Little is known about the histopathological and immunohistochemical characteristics of atypical BSE. In two Italian cases, Casalone et al. [7, 8] described the presence of PrPd positive amyloidotic plaques mainly in the RF and the nucleus of the STT of the brainstem as pathognomonic for L-type BSE, thus also termed bovine amyloidotic spongiform encephalopathy (BASE). These animals revealed a neuroanatomical PrPd distribution distinct from classical BSE and involved mainly the more rostral parts of the brain and to a lesser extent the caudal brainstem. By contrast amyloidotic plaques have not yet been described in bovine H-type BSE cases, but in the brain of mice after transmission of the H-type agent [2]. Recently we reported a miniature zebu presenting an H-type molecular PrPres pattern [28]. The type and distribution of the histopathological lesions as well as the PrPd depositions in the brain were undistinguishable from classical BSE in cattle. Whether this also applies for H-type BSE in cattle still remains to be determined. With the current knowledge and low incidence it appears difficult to discriminate H-type BSE cases on the basis of the PrP deposition types from classical BSE. However, it is possible that suitable tests based on the same principle as the epitope mapping IHC used for TSE strain discrimination in small ruminants [16, 22] could be developed in the near future. None of the animals investigated here, including the 24 cases that remained unclassified so far, revealed plaque- like PrPd depositions indicative for L-type BSE (or BASE).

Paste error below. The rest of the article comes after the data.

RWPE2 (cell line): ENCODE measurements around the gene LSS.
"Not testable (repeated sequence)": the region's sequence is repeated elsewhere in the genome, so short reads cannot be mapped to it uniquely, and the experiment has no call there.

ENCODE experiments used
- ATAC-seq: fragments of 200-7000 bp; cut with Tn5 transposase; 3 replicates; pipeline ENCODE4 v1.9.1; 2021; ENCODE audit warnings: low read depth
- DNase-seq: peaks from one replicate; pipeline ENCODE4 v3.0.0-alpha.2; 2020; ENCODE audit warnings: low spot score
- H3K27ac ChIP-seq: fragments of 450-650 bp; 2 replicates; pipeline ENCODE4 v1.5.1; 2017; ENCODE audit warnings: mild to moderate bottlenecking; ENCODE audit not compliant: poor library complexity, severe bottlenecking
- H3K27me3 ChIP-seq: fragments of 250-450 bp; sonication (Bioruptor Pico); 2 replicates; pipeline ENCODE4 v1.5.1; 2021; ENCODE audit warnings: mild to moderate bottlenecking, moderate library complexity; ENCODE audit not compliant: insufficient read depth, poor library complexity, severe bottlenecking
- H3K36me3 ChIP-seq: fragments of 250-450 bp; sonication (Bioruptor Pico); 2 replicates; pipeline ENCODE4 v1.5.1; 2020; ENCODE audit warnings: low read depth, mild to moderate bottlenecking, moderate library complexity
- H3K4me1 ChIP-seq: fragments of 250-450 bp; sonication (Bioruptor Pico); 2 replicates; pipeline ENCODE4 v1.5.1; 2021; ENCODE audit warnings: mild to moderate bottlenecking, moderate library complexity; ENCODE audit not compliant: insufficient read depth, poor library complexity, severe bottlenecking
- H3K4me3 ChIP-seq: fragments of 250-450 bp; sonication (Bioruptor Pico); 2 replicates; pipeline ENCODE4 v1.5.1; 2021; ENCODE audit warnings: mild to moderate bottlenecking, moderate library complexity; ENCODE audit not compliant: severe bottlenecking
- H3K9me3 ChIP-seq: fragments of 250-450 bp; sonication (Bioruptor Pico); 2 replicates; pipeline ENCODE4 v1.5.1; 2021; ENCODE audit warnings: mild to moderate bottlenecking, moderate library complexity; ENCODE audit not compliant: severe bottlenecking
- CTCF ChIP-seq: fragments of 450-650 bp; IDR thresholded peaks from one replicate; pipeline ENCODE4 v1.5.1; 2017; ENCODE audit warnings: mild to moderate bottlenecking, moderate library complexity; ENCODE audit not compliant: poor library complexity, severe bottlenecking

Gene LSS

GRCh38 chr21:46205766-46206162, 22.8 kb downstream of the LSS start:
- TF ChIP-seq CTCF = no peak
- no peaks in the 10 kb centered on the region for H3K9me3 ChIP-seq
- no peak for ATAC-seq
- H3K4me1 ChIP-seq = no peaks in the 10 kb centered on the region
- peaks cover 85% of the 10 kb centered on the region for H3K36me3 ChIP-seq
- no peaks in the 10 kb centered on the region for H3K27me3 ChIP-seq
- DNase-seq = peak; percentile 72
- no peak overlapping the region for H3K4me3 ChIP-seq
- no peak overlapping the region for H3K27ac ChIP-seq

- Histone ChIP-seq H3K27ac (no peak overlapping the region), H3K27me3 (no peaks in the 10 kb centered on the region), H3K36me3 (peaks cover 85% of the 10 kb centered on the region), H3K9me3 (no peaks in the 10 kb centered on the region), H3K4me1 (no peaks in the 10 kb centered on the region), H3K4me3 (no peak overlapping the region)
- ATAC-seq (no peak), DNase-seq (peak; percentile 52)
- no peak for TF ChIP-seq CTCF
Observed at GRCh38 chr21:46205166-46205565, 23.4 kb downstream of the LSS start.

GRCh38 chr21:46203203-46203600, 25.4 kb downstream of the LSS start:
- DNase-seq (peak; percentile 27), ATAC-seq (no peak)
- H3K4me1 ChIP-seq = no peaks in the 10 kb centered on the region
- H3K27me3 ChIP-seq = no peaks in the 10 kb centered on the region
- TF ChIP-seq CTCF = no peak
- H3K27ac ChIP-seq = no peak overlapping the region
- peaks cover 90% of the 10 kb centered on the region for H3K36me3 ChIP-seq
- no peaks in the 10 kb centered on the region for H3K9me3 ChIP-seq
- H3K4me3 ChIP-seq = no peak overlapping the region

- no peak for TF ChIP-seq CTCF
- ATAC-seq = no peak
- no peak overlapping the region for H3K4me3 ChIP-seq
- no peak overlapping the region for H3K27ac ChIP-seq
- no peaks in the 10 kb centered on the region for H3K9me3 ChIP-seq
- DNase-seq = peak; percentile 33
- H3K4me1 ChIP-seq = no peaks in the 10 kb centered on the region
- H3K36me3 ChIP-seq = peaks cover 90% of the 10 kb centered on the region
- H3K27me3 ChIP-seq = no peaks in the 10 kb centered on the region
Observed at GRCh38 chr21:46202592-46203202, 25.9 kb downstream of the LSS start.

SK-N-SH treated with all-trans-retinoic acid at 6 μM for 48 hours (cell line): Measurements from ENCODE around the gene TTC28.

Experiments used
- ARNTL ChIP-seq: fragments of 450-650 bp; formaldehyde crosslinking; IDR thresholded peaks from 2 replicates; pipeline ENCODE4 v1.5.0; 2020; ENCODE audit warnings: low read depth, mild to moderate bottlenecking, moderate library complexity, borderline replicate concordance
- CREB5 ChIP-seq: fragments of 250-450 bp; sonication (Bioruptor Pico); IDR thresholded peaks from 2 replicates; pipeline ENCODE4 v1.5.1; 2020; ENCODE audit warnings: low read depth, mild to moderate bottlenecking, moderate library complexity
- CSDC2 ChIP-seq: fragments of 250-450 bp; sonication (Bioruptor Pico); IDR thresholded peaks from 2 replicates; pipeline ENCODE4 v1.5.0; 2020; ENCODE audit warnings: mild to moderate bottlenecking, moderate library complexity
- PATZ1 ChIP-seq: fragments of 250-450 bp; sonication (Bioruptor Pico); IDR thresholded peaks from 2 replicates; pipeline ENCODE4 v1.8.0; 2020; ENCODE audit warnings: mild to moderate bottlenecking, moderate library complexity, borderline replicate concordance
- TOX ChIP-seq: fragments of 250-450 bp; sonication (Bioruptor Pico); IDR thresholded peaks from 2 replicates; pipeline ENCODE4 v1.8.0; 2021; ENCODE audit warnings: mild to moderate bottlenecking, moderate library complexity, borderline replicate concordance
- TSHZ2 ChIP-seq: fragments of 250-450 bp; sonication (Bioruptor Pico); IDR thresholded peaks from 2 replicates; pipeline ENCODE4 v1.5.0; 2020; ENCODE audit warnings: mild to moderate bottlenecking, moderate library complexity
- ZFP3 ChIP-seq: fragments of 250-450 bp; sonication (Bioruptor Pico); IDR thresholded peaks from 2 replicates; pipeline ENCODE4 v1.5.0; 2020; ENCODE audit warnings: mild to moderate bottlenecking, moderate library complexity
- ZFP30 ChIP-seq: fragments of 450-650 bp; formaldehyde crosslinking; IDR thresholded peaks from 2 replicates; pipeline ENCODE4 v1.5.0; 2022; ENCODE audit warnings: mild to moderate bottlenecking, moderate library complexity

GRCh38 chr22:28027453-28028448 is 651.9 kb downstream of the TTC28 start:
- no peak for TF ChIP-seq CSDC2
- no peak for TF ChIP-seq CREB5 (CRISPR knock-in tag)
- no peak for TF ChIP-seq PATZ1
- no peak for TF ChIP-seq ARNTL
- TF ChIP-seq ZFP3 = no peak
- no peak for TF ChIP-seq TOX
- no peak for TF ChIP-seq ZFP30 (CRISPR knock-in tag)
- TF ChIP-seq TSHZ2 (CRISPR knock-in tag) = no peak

In conclusion, the present retrospective study shows that the neuropathological phenotype of the Swiss BSE cases included in this study and the molecular phenotype of all cases where appropriate tissue was available is that of classical BSE and remains remarkably constant irrespective of the surveillance stream and therefore the clinical BSE status. However, significant differences in BSE related pathology exist between clinical and asymptomatic BSE cases, but are related to severity and spread of spongiform lesions in brainstem nuclei and can be explained by the progressive nature of the disease. Thus, these results suggest that asymptomatic animals with confirmed BSE were at a pre-clinical stage of the disease rather than representing a true sub-clinical form of BSE. Therefore, this study does not support the notion that classical BSE would be maintained as a clinically silent form of BSE in the cattle population. None of the BSE animals under investigation showed features of atypical BSE, but this study was limited in sample size and if atypical BSE as often speculated represents a sporadic TSE in bovine that mainly affects older animals, than its prevalence in a given population should be directly proportional to the numbers of older animals tested. Although the Swiss H-type zebu revealed clinical neurological signs indicative for BSE, we do not know whether this also applies for H- and L-type BSE cattle and consequently they may not fall into the CS surveillance category, which was highly represented, in the present study. Considering these caveats, ongoing more extended work will clarify whether and to which extend atypical BSE cases are part of the Swiss BSE epidemic.